Just like the Israelites, I am also prone to wandering, distraction, and forgetfulness. I have spiritual amnesia. It doesn’t take much to forget; it’s the default of our mind and heart. I wander around in self-reliant circles rooting my identity in my abilities or what others think of me, rather than my identity in Christ. I get distracted by lesser things, idols, such as the fear of man, comfort, or worldly success. I quickly forget God’s goodness and provision and resign myself to fear and anxiety.
Spiritual amnesia should lead us to repentance and faith. The Lord is gracious to transform a repentant heart into a remembering heart. And one of the ways He does that is through His Word. Just in Exodus alone, we find a number of covenant remembrances:
Covenant remembrances from Exodus that inform my forgetfulness
- Our journey through the wilderness of pain and trials is rarely easy, often longer than we expected, but always part of God’s sanctifying path for my heart (Exodus 13).
- God never slumbers or sleeps and is lovingly guiding me day and night (Exodus 13).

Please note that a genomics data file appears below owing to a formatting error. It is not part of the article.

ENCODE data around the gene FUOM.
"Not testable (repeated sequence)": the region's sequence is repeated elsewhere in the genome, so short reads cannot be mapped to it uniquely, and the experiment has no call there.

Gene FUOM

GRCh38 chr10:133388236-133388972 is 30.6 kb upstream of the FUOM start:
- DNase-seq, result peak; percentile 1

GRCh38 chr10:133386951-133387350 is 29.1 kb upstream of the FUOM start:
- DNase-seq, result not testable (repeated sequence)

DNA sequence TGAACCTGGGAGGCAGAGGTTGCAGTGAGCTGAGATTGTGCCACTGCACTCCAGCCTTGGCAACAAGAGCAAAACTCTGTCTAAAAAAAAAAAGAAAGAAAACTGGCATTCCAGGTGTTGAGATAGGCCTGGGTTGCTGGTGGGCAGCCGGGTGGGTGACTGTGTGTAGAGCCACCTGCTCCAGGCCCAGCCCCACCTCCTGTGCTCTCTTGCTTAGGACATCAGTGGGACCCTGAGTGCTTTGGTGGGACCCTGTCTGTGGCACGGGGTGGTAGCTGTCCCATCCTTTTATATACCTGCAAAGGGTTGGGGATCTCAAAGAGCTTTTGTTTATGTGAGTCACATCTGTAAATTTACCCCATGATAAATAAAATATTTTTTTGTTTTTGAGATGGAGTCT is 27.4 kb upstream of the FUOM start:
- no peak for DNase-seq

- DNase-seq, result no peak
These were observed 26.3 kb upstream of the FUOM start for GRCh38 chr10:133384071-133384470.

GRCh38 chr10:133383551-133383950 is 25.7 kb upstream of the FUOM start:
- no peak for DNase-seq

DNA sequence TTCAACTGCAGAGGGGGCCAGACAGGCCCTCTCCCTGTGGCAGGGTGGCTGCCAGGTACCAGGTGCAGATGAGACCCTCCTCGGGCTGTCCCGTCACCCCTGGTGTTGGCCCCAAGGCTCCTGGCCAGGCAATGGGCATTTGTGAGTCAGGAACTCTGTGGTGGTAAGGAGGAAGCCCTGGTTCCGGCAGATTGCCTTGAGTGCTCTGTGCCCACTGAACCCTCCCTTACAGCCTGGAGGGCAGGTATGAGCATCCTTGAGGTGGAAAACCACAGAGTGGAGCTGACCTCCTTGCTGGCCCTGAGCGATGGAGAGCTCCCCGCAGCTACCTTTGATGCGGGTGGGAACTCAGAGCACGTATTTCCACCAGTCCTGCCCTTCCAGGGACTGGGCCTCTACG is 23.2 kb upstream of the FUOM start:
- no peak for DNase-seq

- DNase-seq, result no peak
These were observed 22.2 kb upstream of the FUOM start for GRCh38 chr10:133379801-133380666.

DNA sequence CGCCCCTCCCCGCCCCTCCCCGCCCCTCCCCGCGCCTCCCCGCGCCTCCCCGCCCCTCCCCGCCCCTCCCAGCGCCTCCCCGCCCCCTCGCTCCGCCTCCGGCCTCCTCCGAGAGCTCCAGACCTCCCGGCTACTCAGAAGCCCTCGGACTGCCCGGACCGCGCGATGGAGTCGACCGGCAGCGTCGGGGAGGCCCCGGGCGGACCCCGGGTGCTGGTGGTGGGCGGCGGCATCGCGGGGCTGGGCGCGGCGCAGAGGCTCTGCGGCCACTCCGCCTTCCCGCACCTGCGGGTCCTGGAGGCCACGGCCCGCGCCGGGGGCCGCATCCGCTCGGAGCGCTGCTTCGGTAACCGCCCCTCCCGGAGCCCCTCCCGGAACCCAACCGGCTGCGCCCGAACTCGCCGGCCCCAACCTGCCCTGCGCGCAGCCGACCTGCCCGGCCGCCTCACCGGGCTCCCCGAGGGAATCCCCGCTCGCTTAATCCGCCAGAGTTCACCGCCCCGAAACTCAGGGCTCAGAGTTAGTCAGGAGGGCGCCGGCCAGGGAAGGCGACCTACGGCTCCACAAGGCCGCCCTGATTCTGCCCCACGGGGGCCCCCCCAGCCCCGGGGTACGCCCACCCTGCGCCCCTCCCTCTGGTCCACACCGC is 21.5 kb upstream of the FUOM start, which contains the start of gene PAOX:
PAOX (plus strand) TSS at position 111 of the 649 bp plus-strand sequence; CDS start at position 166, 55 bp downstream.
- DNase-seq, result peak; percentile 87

- When insurmountable obstacles loom larger and deeper than the Rea Sea, He will make a way (Exodus 14).
- Each day provides an opportunity to sing of the goodness and greatness of God’s protection (Exodus 15).
- God’s daily provision is sufficient for today, and when I try to borrow tomorrow’s provision, I am left with a rotten result (Exodus 16).
- God quenches the thirst of parched and withered up sinners by providing Himself–Living Water (Exodus 17).
- Sin and unbelief overflow in complaining, doubting, grumbling, and take me farther than I ever intended to go and take longer than I ever expected (Exodus 32).
- My heart is easily distracted by shiny golden idols, trading lesser things for ultimate things (Exodus 32).
- Desperate children are prone to wander, disobey, and forget, and their heart’s cry should be, show me Your glory! (Exodus 33).
- The Gospel is the only hope for stiff-necked and sin-sick people to rest in the promise of His presence until they get Home (Exodus 34).
Are you forgetful as well? Join me in remembering to remember.
Remember to Remember! Click here to listen to the Spring 2021 enCourage podcast series and download a monthly guide to help you remember what is true.
About the Author:
KAREN HODGE serves as the Coordinator for PCA Women’s Ministry, where she seeks to connect women and churches to one another and to sound resources. She is also having the time of her life serving alongside her husband, pastor and best friend Chris, as they plant King’s Cross Church in Fort Mill, SC. Chris and Karen have two adult children, Anna Grace Botka and Haddon Hodge. She is the host of the enCourage podcast and along with Susan Hunt, authored Transformed: Life-taker to Life-giver and Life-giving Leadership.